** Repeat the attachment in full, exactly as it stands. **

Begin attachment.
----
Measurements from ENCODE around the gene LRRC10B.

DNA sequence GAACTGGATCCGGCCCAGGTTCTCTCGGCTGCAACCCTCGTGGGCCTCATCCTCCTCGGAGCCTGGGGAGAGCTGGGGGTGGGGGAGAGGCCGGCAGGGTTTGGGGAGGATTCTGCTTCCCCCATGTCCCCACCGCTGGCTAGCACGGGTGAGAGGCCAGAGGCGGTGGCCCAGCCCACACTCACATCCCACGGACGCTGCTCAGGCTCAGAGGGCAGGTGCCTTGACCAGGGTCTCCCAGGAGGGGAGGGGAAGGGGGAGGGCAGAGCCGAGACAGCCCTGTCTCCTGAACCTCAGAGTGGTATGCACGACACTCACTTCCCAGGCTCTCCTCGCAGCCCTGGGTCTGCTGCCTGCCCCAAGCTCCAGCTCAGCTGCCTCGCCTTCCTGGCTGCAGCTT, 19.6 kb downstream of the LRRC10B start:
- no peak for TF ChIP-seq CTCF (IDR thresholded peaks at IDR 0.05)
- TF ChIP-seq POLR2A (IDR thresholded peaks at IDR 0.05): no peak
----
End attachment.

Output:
Measurements from ENCODE around the gene LRRC10B.

DNA sequence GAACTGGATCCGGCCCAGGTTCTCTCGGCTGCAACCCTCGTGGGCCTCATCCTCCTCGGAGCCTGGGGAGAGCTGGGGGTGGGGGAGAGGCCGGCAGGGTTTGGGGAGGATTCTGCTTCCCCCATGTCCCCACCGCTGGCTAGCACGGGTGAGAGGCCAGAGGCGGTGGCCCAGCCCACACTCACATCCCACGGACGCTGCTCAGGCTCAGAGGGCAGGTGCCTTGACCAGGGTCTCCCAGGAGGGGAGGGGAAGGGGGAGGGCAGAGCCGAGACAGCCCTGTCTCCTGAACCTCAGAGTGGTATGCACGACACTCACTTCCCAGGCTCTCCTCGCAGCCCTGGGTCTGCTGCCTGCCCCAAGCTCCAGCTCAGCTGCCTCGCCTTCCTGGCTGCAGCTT, 19.6 kb downstream of the LRRC10B start:
- no peak for TF ChIP-seq CTCF (IDR thresholded peaks at IDR 0.05)
- TF ChIP-seq POLR2A (IDR thresholded peaks at IDR 0.05): no peak